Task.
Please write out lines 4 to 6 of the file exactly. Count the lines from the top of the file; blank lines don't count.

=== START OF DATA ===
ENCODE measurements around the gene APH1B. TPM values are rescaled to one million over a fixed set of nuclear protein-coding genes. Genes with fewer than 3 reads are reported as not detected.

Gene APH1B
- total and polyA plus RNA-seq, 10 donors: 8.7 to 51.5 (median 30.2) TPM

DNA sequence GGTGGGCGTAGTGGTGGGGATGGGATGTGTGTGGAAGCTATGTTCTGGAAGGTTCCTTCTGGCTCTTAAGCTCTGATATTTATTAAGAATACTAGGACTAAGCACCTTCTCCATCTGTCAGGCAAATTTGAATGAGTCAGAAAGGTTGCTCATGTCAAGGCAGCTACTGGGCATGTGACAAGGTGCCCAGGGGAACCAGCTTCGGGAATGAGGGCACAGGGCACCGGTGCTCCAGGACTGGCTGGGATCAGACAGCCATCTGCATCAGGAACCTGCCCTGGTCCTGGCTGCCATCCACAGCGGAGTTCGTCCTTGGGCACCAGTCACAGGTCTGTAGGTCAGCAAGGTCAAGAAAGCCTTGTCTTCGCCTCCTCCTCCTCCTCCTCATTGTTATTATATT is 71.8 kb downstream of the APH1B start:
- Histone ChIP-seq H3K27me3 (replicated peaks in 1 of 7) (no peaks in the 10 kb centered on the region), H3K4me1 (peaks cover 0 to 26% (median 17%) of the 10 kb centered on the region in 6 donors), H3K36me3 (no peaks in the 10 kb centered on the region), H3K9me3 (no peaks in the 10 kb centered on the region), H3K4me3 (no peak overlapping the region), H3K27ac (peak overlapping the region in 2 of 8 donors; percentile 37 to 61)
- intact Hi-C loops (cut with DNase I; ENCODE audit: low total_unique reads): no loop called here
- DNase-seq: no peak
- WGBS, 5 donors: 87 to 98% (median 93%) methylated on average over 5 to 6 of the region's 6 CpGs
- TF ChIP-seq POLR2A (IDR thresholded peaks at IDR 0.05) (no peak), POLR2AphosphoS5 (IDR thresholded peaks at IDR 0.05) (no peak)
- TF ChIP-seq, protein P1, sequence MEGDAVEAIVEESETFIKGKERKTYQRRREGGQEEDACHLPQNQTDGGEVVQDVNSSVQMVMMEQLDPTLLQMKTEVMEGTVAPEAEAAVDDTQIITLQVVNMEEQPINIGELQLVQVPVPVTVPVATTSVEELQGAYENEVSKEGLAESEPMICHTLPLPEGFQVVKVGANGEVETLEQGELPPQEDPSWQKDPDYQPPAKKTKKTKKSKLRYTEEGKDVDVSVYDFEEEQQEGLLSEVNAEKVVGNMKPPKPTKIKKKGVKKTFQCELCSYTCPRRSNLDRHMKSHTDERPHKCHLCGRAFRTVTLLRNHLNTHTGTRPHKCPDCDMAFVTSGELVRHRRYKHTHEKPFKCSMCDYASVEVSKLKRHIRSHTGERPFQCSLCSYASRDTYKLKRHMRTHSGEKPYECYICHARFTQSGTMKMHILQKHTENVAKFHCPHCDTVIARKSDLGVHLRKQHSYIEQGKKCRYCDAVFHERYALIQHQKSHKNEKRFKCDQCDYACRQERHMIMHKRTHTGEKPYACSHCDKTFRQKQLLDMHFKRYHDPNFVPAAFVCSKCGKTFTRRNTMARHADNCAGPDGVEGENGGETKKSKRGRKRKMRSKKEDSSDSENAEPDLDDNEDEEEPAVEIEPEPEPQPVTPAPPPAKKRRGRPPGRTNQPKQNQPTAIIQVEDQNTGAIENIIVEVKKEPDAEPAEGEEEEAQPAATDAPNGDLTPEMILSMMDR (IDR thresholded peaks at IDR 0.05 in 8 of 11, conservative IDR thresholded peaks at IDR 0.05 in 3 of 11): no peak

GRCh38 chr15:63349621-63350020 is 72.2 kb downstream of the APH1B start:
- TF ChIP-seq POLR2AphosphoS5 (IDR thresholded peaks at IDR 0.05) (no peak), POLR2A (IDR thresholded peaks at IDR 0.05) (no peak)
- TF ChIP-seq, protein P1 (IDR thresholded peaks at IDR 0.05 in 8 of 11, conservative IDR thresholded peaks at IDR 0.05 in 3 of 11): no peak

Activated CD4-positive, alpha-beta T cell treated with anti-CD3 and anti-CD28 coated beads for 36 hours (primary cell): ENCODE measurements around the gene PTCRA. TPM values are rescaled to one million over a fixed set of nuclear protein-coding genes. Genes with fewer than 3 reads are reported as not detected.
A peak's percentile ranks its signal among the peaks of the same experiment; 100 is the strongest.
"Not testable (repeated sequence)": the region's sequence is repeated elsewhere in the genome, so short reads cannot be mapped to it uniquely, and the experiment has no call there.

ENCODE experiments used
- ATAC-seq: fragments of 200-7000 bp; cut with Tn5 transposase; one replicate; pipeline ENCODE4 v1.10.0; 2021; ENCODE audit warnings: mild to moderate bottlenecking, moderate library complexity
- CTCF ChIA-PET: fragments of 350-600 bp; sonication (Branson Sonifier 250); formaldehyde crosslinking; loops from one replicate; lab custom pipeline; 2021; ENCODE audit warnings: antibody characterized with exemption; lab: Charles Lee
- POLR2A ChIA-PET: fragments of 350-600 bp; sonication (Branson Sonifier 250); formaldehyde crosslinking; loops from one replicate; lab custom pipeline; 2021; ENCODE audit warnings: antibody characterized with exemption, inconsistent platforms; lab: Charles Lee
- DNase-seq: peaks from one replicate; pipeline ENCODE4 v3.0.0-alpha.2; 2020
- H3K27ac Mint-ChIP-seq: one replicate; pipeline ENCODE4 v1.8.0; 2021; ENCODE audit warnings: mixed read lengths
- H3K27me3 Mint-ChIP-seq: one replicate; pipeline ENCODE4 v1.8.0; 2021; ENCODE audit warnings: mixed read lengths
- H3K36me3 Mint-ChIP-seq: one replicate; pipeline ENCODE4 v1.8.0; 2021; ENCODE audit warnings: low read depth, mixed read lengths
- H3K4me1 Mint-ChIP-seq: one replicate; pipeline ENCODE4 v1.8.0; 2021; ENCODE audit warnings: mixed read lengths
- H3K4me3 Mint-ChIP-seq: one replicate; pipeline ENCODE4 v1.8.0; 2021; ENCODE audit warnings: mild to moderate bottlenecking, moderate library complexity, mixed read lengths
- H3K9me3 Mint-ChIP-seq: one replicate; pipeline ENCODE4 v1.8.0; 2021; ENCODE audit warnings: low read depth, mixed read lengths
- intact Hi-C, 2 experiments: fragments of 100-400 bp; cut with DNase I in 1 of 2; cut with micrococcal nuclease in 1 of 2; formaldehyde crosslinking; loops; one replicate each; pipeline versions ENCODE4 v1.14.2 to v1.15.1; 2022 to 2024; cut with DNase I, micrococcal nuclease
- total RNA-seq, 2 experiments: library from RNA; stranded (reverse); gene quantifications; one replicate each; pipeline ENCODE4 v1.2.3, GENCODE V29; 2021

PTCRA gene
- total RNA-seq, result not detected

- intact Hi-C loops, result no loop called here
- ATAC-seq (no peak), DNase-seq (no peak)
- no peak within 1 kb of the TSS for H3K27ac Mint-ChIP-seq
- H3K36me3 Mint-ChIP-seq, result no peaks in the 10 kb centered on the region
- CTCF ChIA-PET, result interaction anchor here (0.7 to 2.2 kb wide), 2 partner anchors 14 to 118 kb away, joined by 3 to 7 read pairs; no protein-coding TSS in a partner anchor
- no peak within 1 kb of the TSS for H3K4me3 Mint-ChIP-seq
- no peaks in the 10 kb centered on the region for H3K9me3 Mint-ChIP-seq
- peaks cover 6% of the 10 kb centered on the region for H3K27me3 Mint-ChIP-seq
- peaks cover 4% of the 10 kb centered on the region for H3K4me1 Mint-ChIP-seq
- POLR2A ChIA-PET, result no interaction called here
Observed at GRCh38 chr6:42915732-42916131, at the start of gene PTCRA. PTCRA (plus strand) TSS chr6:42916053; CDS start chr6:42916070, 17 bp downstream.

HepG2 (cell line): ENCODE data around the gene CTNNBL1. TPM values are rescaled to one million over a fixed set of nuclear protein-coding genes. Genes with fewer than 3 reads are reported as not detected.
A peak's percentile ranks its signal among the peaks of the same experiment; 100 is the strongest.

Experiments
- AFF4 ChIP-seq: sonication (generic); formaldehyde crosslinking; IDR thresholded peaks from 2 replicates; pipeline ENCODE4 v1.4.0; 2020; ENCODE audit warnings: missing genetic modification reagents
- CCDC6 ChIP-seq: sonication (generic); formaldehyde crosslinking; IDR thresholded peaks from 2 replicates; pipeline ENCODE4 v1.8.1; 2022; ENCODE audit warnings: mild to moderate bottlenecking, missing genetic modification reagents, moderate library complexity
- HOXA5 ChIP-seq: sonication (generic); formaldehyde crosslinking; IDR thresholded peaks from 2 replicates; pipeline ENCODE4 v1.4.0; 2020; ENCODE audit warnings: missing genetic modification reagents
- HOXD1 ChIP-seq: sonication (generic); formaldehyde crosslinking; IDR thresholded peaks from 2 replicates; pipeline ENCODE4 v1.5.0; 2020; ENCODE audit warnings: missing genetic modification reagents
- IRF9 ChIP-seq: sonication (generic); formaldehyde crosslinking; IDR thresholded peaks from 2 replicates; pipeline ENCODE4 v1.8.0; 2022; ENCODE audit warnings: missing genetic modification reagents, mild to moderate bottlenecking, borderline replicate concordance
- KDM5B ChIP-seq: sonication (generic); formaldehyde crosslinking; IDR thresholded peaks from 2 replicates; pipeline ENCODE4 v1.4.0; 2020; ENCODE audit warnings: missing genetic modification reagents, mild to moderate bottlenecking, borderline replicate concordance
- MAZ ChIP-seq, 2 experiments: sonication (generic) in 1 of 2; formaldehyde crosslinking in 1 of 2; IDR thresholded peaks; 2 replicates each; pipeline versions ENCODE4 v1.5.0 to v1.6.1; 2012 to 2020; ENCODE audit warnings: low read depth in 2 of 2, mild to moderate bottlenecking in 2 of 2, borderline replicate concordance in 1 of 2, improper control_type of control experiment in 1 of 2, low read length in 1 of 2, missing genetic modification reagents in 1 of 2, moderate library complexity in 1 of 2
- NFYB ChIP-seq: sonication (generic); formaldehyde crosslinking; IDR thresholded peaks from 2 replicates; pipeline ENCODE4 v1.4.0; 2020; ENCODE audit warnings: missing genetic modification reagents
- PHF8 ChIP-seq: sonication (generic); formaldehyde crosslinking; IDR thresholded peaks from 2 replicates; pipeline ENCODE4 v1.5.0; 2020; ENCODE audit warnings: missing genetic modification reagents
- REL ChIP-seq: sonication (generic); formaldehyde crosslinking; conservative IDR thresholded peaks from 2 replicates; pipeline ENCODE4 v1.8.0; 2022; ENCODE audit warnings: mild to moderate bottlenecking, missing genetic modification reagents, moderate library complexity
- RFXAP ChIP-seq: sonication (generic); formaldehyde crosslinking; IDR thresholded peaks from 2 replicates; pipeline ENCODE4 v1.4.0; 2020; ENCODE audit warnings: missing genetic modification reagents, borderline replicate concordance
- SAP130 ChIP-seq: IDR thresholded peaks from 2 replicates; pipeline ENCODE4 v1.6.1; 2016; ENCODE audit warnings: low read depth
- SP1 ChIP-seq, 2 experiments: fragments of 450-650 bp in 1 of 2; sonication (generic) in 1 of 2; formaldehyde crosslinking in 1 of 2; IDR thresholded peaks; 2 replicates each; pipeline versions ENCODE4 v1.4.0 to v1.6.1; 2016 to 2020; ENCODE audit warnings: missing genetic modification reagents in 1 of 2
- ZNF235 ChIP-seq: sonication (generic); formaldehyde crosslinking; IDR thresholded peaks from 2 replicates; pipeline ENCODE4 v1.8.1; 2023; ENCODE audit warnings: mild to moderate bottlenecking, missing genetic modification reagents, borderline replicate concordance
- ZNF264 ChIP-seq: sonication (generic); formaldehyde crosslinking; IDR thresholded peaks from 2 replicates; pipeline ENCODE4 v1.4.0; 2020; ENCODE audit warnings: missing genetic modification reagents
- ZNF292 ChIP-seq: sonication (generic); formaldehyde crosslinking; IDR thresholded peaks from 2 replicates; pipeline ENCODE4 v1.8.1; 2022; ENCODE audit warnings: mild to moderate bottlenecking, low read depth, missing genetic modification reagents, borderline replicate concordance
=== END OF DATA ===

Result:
DNA sequence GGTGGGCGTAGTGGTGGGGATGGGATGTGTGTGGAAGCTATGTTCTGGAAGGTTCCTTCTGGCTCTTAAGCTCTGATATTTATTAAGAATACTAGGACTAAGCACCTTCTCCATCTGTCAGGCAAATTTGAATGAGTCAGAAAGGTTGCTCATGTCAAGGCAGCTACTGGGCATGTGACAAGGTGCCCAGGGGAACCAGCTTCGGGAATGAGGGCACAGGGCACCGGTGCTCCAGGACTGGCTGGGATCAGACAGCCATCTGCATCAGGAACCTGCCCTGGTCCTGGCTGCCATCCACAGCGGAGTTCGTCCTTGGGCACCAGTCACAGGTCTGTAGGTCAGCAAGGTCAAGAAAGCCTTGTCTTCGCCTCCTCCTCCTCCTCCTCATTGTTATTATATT is 71.8 kb downstream of the APH1B start:
- Histone ChIP-seq H3K27me3 (replicated peaks in 1 of 7) (no peaks in the 10 kb centered on the region), H3K4me1 (peaks cover 0 to 26% (median 17%) of the 10 kb centered on the region in 6 donors), H3K36me3 (no peaks in the 10 kb centered on the region), H3K9me3 (no peaks in the 10 kb centered on the region), H3K4me3 (no peak overlapping the region), H3K27ac (peak overlapping the region in 2 of 8 donors; percentile 37 to 61)
- intact Hi-C loops (cut with DNase I; ENCODE audit: low total_unique reads): no loop called here